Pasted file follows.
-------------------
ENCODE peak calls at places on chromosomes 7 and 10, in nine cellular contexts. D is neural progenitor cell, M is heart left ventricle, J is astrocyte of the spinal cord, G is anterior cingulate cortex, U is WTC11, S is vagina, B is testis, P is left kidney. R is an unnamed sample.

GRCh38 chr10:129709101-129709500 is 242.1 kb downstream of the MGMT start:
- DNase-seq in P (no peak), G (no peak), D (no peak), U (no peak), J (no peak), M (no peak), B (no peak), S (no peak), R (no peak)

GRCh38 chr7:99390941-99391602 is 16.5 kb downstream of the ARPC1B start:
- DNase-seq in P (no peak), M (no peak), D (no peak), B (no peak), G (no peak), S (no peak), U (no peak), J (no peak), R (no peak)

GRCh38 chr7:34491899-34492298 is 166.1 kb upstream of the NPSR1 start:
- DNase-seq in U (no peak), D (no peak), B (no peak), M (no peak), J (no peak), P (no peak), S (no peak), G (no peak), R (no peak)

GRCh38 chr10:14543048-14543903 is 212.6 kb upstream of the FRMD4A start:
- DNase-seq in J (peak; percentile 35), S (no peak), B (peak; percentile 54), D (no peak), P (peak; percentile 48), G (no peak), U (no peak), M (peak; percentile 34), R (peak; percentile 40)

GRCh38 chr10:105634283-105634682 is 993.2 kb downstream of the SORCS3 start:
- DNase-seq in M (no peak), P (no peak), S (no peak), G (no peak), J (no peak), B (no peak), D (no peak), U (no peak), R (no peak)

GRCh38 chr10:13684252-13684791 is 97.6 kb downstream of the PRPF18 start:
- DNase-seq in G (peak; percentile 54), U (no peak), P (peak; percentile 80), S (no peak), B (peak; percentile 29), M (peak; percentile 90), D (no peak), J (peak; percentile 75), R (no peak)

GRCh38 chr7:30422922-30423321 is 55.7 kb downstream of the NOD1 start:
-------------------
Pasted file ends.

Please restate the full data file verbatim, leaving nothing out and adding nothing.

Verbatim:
ENCODE peak calls at places on chromosomes 7 and 10, in nine cellular contexts. D is neural progenitor cell, M is heart left ventricle, J is astrocyte of the spinal cord, G is anterior cingulate cortex, U is WTC11, S is vagina, B is testis, P is left kidney. R is an unnamed sample.

GRCh38 chr10:129709101-129709500 is 242.1 kb downstream of the MGMT start:
- DNase-seq in P (no peak), G (no peak), D (no peak), U (no peak), J (no peak), M (no peak), B (no peak), S (no peak), R (no peak)

GRCh38 chr7:99390941-99391602 is 16.5 kb downstream of the ARPC1B start:
- DNase-seq in P (no peak), M (no peak), D (no peak), B (no peak), G (no peak), S (no peak), U (no peak), J (no peak), R (no peak)

GRCh38 chr7:34491899-34492298 is 166.1 kb upstream of the NPSR1 start:
- DNase-seq in U (no peak), D (no peak), B (no peak), M (no peak), J (no peak), P (no peak), S (no peak), G (no peak), R (no peak)

GRCh38 chr10:14543048-14543903 is 212.6 kb upstream of the FRMD4A start:
- DNase-seq in J (peak; percentile 35), S (no peak), B (peak; percentile 54), D (no peak), P (peak; percentile 48), G (no peak), U (no peak), M (peak; percentile 34), R (peak; percentile 40)

GRCh38 chr10:105634283-105634682 is 993.2 kb downstream of the SORCS3 start:
- DNase-seq in M (no peak), P (no peak), S (no peak), G (no peak), J (no peak), B (no peak), D (no peak), U (no peak), R (no peak)

GRCh38 chr10:13684252-13684791 is 97.6 kb downstream of the PRPF18 start:
- DNase-seq in G (peak; percentile 54), U (no peak), P (peak; percentile 80), S (no peak), B (peak; percentile 29), M (peak; percentile 90), D (no peak), J (peak; percentile 75), R (no peak)

GRCh38 chr7:30422922-30423321 is 55.7 kb downstream of the NOD1 start: